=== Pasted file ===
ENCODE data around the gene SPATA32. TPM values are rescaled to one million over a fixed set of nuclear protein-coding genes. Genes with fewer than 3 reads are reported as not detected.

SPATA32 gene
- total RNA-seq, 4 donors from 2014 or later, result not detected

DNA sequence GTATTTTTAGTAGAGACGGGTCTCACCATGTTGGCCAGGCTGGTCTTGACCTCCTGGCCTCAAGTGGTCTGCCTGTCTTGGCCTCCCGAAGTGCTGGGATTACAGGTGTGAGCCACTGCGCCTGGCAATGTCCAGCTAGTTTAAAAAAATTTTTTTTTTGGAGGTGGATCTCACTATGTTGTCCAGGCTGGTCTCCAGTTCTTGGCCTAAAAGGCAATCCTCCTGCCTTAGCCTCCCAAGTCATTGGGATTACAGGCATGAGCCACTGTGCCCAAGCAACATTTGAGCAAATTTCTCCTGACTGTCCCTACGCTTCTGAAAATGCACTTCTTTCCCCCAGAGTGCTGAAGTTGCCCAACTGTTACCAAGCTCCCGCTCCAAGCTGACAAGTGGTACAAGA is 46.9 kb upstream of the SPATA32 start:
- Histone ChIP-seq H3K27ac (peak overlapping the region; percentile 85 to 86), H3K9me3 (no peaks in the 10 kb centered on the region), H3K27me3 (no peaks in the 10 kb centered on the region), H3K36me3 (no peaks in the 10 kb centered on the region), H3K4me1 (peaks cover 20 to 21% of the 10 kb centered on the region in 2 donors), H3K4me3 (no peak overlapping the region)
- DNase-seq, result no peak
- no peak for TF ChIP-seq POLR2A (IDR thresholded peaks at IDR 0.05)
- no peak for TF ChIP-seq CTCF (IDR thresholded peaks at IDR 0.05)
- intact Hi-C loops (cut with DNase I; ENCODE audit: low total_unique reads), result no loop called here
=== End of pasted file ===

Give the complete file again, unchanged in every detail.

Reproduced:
ENCODE data around the gene SPATA32. TPM values are rescaled to one million over a fixed set of nuclear protein-coding genes. Genes with fewer than 3 reads are reported as not detected.

SPATA32 gene
- total RNA-seq, 4 donors from 2014 or later, result not detected

DNA sequence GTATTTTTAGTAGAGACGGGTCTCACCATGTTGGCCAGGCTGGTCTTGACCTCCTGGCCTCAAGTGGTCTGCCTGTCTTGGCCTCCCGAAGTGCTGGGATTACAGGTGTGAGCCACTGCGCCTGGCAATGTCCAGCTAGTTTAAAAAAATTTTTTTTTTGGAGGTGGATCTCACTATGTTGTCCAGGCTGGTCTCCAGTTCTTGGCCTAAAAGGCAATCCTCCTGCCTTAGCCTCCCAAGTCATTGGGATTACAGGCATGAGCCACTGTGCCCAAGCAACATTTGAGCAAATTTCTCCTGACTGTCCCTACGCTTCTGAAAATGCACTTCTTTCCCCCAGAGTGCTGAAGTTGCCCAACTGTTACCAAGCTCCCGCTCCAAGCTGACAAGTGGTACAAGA is 46.9 kb upstream of the SPATA32 start:
- Histone ChIP-seq H3K27ac (peak overlapping the region; percentile 85 to 86), H3K9me3 (no peaks in the 10 kb centered on the region), H3K27me3 (no peaks in the 10 kb centered on the region), H3K36me3 (no peaks in the 10 kb centered on the region), H3K4me1 (peaks cover 20 to 21% of the 10 kb centered on the region in 2 donors), H3K4me3 (no peak overlapping the region)
- DNase-seq, result no peak
- no peak for TF ChIP-seq POLR2A (IDR thresholded peaks at IDR 0.05)
- no peak for TF ChIP-seq CTCF (IDR thresholded peaks at IDR 0.05)
- intact Hi-C loops (cut with DNase I; ENCODE audit: low total_unique reads), result no loop called here